Unless you’re having a party for one, your event is obviously going to have guests. It can be tricky where to draw the line though. Venue size, budget, even relationships can be tested and pushed to the max and overwhelm. Worry not! Follow the tips below to create your ideal guest list for your big day or other special event.
Venue & Wedding Size
When finding your venue, keep in mind how big of a wedding you’d like. All venues, including those outside, have capacity limits they’re required to follow by law. More people means a bigger venue with a bigger budget. If you already have a venue booked, or are in the process of looking, ask about capacity limits. Figure out how well those numbers match with your budget and expectations. This can help you not only select a venue, but also finalize your guest list.
Based on The Knot’s 2017 Real Weddings Study, the average guest list for US 2017 was around 136 people. The same study estimated the average national wedding cost to be $33,391. While that depends on factors like venue, transportation, clothing, and food, it can give you a bit of an idea on how many to plan for. Check out our free Budget Planner to help you plan for all of your costs and stay within your desired budget.
Families come in all shapes and sizes. Depending on how large your family is and the, politics, this can be the most difficult place to draw the line. Don’t feel pressured to invite certain people just because they share your blood, or another relative wants them to come. The, “I’m not coming if they’re coming” or vice versa is ridiculous. While completely up to you, we recommend passing this negativity completely.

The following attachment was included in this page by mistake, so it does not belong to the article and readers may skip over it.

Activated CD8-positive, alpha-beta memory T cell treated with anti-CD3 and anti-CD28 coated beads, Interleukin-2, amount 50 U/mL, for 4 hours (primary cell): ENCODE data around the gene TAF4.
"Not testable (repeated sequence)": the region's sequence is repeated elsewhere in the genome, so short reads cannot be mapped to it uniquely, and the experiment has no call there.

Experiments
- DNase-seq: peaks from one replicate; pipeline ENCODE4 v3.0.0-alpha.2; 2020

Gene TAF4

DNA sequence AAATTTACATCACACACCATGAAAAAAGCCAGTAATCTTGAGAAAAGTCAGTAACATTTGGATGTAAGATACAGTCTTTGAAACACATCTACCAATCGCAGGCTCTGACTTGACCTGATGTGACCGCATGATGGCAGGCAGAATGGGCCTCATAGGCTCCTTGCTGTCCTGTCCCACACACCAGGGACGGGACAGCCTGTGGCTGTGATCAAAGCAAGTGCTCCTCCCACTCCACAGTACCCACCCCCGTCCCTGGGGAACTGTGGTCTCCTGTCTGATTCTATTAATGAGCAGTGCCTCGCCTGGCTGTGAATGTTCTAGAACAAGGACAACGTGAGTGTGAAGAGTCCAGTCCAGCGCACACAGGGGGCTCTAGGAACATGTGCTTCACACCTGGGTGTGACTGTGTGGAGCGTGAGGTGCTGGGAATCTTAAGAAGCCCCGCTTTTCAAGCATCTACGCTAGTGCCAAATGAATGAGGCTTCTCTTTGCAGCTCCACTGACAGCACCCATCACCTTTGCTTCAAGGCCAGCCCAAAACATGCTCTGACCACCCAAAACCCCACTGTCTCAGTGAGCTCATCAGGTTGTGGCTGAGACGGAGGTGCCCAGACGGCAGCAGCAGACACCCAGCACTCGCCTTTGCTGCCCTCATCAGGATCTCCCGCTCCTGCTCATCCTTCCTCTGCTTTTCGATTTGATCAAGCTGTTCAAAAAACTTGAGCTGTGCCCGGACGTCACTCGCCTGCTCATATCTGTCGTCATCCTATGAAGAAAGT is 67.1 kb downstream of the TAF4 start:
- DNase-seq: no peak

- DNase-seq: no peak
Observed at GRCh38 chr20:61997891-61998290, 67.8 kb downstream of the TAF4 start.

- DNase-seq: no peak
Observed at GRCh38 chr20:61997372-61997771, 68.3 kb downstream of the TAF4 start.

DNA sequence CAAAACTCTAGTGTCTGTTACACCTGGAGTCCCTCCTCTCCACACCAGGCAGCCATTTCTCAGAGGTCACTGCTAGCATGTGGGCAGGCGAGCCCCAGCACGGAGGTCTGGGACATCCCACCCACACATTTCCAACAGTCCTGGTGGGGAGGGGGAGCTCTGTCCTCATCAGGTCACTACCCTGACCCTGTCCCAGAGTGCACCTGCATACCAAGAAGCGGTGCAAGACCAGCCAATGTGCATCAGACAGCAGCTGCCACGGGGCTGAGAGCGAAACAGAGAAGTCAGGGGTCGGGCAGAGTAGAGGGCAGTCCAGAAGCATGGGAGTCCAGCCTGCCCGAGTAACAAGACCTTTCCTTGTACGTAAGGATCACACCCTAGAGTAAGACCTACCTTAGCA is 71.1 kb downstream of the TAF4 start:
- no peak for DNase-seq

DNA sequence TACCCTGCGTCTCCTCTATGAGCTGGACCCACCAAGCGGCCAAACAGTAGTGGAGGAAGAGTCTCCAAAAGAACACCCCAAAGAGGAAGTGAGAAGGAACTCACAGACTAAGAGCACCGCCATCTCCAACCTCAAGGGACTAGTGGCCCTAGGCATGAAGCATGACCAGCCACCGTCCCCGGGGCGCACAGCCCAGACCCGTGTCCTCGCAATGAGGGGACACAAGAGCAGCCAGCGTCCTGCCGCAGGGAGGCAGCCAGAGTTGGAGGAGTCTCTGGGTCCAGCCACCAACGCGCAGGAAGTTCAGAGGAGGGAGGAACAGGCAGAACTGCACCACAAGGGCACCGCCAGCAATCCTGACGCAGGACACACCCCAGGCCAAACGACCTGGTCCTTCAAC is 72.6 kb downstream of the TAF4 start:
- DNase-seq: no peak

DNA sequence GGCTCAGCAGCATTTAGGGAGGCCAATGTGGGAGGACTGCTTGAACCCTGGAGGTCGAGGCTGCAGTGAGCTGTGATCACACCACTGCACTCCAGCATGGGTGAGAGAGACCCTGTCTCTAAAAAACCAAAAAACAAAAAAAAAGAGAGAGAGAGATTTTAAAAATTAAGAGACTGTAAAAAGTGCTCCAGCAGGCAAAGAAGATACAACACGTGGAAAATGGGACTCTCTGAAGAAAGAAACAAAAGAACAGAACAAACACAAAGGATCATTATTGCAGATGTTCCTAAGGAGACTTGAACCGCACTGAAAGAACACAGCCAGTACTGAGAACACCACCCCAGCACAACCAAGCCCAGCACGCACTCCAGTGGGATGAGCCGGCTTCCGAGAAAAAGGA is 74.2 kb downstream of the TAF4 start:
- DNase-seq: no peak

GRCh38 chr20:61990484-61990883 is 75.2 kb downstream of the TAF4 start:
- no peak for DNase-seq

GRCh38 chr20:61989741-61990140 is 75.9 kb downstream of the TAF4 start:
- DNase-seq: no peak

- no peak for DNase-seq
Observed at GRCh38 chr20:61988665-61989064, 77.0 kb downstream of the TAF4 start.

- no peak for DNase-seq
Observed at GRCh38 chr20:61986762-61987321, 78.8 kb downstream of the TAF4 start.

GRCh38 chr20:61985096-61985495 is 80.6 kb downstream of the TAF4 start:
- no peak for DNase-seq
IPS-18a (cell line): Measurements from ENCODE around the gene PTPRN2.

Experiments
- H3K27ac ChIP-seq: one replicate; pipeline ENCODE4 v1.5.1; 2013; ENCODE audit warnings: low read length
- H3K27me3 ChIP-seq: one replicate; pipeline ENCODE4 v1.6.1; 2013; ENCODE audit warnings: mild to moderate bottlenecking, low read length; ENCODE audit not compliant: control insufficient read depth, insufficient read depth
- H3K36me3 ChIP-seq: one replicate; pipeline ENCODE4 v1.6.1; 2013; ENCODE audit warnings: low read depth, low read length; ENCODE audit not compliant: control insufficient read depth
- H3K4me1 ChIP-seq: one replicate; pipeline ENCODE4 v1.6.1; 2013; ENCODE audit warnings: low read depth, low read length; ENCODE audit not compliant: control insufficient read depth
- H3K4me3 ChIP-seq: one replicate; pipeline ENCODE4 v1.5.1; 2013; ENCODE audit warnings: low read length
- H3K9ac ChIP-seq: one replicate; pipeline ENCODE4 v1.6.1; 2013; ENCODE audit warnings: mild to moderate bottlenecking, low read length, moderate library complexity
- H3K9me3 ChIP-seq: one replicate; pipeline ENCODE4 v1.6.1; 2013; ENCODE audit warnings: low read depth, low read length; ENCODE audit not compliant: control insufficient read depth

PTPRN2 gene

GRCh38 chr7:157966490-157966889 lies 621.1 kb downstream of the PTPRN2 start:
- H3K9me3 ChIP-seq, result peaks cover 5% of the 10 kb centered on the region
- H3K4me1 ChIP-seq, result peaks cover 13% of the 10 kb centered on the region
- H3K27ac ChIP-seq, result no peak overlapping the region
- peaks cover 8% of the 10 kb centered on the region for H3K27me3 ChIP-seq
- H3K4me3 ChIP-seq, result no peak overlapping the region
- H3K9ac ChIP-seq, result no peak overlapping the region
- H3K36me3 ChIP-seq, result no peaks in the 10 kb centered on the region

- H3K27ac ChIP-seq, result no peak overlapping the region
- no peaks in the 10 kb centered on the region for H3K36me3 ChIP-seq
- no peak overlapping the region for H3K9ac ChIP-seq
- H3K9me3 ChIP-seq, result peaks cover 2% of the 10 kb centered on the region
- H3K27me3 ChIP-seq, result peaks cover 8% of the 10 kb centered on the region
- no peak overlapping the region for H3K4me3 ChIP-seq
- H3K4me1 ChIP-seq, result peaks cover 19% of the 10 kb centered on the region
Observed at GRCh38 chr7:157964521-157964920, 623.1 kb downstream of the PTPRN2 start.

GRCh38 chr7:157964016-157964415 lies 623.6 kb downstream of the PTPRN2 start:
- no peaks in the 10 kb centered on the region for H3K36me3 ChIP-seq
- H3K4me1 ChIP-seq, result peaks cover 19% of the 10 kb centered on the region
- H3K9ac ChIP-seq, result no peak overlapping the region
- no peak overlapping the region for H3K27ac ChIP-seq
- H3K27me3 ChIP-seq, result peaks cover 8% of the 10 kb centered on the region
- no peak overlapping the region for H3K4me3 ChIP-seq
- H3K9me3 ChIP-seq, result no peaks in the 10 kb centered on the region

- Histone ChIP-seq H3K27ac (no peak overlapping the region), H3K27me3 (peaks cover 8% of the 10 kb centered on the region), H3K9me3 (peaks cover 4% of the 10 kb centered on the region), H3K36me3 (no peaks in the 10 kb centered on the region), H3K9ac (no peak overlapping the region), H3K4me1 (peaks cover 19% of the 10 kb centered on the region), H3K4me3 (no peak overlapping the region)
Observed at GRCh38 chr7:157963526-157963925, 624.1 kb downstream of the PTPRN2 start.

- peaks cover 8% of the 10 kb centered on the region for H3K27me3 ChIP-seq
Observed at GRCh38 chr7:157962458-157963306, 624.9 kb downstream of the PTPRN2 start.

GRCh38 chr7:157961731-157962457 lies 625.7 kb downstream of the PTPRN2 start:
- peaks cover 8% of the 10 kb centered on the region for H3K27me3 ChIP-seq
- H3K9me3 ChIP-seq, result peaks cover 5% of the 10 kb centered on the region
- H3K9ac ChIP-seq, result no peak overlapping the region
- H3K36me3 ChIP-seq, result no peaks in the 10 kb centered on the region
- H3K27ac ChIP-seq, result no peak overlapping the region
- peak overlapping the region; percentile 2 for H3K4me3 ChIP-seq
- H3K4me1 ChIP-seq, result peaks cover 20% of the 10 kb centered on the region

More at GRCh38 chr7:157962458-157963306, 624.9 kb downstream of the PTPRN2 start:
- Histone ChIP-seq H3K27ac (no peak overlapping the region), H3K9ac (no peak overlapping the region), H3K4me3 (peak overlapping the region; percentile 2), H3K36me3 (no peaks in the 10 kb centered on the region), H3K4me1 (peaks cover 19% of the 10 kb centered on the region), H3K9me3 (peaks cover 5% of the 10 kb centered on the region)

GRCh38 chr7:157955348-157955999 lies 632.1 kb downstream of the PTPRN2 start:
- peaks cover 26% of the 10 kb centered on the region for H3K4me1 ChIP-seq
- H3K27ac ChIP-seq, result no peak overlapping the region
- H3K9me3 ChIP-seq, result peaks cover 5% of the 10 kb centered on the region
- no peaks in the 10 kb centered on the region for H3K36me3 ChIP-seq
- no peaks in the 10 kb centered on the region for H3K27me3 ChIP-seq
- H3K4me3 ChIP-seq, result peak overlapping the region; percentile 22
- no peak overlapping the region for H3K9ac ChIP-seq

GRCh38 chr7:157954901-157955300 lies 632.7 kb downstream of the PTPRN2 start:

Think about who you’re close with. If you haven’t spoken to your cousins since the last family reunion, we don’t recommend inviting them. The same goes for other members.
Friends and Co-workers
Keep in mind the venue size and the fact that with weddings, both sides have guests. We recommend counting family members and your bridal party first. Deduct that count from your ideal range. This leaves you with a rough estimate on how many others to invite. Be selective if you need to. Only invite your favorite coworkers and friends you see more than twice a year.
Now here’s the tricky part: If they invited you to their wedding/special event, must you invite them to yours? The harsher and simpler answer is no. However, think about the other activities you have done together and how big a role this person plays in your life. How long ago was the event and has the relationship faded or changed over time? Does your significant other get along with this person? These can help you decide for sure whether they’re a yay or nay.
Plus Ones can literally double the size of your expected guests. That means double the bodies, double the food, and double the expense. Hold strong to the rule about only allowing in people who RSVP-guests and their companions alike. We’ve seen numerous people decide to bring dates or certain invites who, “forgot to mail it in”. It equals out to be added stress you do not need. Not to mention, it’s extremely rude on your guest’s part.
In terms of who gets a Plus One and who rides solo, think about future wedding pictures. As the photographer captures your special day, you probably don’t want a bunch of random characters appearing. Limit plus ones to people you know have been in a serious relationship for awhile. Get around the “they’ll be bored and lonely” by placing friends with common interests together at a table. These people are here to celebrate the occasion, not free food and booze. Still a bit hesitant about where to draw the line? Keep a few extra seats open. As the time gets closer and RSVPs start coming in, you can slightly adjust the count and fill in requests if asked.
Planning to party hard? Leave the kids at home. Inviting kids just to the ceremony and not to the reception is more kid friendly but involves parents leaving or setting up caretakers near by. Our recommendation? Focus on your guest list and the mood you want to set for your big day. By no means is inviting children a bad thing, but plan ahead. If children are welcome throughout the event, plan for kid friendly foods and games to keep them entertained.
Daunting though the task is, once it’s done, you’ll feel a weight come off your shoulders. Remember, as soon as the boring paperwork is done you can focus on the fun things: wedding colors, decorations, dresses, and more! Tell us what you think of these guest list tips, or send us your own to firstname.lastname@example.org or through our Facebook page.